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Before creating a painting of any kind—whether you're using oils, acrylics or tempera paints—it's important to apply a primer to the surface upon which you're painting. One type of painting surface primer that's been around for centuries and is still used today is gesso. Its purpose is to prevent paint from soaking into the weave of the canvas or any other material.
How to Apply Gesso
Gesso can be sprayed on or applied with a brush onto a substrate such as canvas, panel, or paper, explains Ashley Nordin, education developer at BLICK Art Materials. "It can absorb layers of paint without any bleeding or seeping of the painting medium (i.e. oil stains). Gesso allows the surface to accept the paint, so that paint and mediums do not soak into the fibers of the substrate, which can ultimately cause long-term or severe damage to a painting."
What Gesso Is Made From
Gesso is a pretty simple material—it was originally made from a mixture of chalk or plaster and glue. In fact, the word "gesso" stems from the Italian word meaning "chalk." Today's gesso is typically a bright white mixture of calcium carbonate and acrylic polymer medium used on canvas, panels, or heavyweight paper, according to Nordin. "The chalk or plaster component of gesso makes it absorbent so that when paint is applied to a surface primed with gesso, the moisture wicks evenly from the paint without any bleeding or seeping of paint binders such as oils into the fibers of the substrate which can cause a breakdown of the painting in the long term," she says.
When to Use Gesso
While there are other types of primers out there, including latex, if you're painting with acrylic or oil, gesso is the best option. "This is because the calcium carbonate mixture and acrylic polymer medium are designed to be compatible with each other and help to better absorb those materials for an ideal color application," says Nordin. Needless to say, gesso is definitely an artist's studio essential. Nordin recommends always priming pre-stretched store-bought canvas with a couple layers of gesso prior to starting a painting, even if it has already been primed. "Practicing this step will help to retighten the surface if there are any minor dents in the canvas, as well as refresh and brighten up your background," she says. "Combine acrylic gesso with a small amount of water to help the primer glide along the surface, then apply two to three coats with a large brush, brushing each layer in in the opposite direction of the previous stroke before allowing layers to dry between applications." Once dry, she recommends lightly sanding using a fine grit sandpaper until the surface is smooth.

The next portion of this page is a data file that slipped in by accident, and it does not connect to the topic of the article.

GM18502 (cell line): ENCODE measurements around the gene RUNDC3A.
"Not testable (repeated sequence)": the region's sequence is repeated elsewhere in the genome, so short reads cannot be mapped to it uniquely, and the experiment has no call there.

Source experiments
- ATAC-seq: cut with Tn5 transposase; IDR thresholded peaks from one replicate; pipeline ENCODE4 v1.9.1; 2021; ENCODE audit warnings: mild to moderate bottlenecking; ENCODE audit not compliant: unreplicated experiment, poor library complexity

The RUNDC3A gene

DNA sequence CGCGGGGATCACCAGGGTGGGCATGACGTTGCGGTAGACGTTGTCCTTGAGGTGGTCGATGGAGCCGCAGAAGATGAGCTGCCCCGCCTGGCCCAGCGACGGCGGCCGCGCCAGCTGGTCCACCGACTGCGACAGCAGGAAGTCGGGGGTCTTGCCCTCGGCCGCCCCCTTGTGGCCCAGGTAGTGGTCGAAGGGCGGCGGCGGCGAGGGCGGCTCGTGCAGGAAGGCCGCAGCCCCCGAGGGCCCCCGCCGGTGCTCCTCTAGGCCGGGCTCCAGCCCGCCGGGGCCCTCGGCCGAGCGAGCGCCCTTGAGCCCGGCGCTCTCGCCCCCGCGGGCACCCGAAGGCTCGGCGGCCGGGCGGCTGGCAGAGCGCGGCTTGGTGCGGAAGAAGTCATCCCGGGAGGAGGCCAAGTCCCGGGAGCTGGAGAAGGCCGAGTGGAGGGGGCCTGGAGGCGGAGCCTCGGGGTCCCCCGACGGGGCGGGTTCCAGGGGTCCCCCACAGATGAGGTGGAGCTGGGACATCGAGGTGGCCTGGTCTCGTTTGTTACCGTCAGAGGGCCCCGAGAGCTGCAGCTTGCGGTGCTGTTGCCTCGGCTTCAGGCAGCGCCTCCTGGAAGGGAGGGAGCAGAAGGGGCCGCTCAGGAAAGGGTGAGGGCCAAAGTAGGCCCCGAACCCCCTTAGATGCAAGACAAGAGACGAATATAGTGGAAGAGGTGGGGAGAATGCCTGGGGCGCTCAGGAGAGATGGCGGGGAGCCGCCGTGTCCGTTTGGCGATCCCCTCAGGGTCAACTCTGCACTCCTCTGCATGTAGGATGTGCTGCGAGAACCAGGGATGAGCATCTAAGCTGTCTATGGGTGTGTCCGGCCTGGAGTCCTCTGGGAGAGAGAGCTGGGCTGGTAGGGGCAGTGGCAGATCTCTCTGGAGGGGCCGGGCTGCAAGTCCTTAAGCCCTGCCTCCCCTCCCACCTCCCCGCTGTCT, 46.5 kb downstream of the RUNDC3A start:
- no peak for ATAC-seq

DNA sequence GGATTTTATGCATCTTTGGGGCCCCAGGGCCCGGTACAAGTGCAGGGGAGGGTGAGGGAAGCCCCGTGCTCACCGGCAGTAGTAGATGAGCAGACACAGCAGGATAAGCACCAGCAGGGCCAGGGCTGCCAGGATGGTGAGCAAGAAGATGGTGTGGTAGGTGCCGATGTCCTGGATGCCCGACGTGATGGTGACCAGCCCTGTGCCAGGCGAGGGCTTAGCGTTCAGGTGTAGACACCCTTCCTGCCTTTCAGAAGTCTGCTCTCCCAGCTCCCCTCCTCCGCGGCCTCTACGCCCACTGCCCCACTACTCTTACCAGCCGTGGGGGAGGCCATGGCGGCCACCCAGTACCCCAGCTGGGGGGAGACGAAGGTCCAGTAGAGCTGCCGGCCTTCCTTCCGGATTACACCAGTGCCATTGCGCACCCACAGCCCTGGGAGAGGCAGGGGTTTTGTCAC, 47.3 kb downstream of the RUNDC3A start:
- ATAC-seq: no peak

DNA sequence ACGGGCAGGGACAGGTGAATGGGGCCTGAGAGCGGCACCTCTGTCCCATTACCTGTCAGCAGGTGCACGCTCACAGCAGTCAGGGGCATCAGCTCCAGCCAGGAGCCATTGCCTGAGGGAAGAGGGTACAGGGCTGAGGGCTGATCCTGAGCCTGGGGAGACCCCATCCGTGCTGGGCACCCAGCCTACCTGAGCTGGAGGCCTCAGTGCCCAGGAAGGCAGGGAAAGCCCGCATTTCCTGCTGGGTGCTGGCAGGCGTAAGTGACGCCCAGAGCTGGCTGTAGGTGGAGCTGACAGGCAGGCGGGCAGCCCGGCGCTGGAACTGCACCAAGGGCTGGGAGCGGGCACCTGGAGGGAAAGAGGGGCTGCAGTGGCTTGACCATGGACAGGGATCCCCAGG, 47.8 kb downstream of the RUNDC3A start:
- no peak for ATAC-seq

Different Types of Gesso
You can often find acrylic gesso in three grades: Studio, Artist, and Professional. The difference among these three grades, according to Nordin, is the amount of concentrated gesso in the formula. "The professional-grade gesso is highly concentrated and should be thinned with water for the best application," she says. "Artist-grade gesso is slightly less concentrated than its professional counterpart, and even less so with the Student-grade gesso that is almost ready for use right out of the container."
Because gesso has a "stiff" formula, it should be thinned down with water or paint thinner for an ideal, smooth application, according to Nordin. "Because of this, gesso acts as a modeling paste when it is applied in heavy amounts to a work surface and allowed to dry," she says. Its stiff formula can serve as a great way to create textures for abstract painting, notes Nordin, or to build an under layer of texture for a landscape painting. If you go this route and decide to create a sculptural texture with gesso, she recommends using a palette knife for the best results.